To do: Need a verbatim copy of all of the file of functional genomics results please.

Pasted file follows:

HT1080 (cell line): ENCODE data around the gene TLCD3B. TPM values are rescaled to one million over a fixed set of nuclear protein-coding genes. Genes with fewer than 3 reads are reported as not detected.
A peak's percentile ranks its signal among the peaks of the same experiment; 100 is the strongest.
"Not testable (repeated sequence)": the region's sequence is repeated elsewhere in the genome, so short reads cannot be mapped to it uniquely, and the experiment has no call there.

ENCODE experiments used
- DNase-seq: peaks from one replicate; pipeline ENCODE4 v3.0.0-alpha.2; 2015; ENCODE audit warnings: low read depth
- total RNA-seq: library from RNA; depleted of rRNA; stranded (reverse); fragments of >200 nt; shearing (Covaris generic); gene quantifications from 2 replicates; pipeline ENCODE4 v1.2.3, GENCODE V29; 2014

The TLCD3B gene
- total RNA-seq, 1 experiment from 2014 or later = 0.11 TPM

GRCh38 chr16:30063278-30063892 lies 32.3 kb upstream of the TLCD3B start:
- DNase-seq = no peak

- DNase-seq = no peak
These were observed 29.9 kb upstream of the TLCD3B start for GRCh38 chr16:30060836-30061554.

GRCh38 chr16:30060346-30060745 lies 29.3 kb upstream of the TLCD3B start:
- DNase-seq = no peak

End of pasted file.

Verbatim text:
HT1080 (cell line): ENCODE data around the gene TLCD3B. TPM values are rescaled to one million over a fixed set of nuclear protein-coding genes. Genes with fewer than 3 reads are reported as not detected.
A peak's percentile ranks its signal among the peaks of the same experiment; 100 is the strongest.
"Not testable (repeated sequence)": the region's sequence is repeated elsewhere in the genome, so short reads cannot be mapped to it uniquely, and the experiment has no call there.

ENCODE experiments used
- DNase-seq: peaks from one replicate; pipeline ENCODE4 v3.0.0-alpha.2; 2015; ENCODE audit warnings: low read depth
- total RNA-seq: library from RNA; depleted of rRNA; stranded (reverse); fragments of >200 nt; shearing (Covaris generic); gene quantifications from 2 replicates; pipeline ENCODE4 v1.2.3, GENCODE V29; 2014

The TLCD3B gene
- total RNA-seq, 1 experiment from 2014 or later = 0.11 TPM

GRCh38 chr16:30063278-30063892 lies 32.3 kb upstream of the TLCD3B start:
- DNase-seq = no peak

- DNase-seq = no peak
These were observed 29.9 kb upstream of the TLCD3B start for GRCh38 chr16:30060836-30061554.

GRCh38 chr16:30060346-30060745 lies 29.3 kb upstream of the TLCD3B start:
- DNase-seq = no peak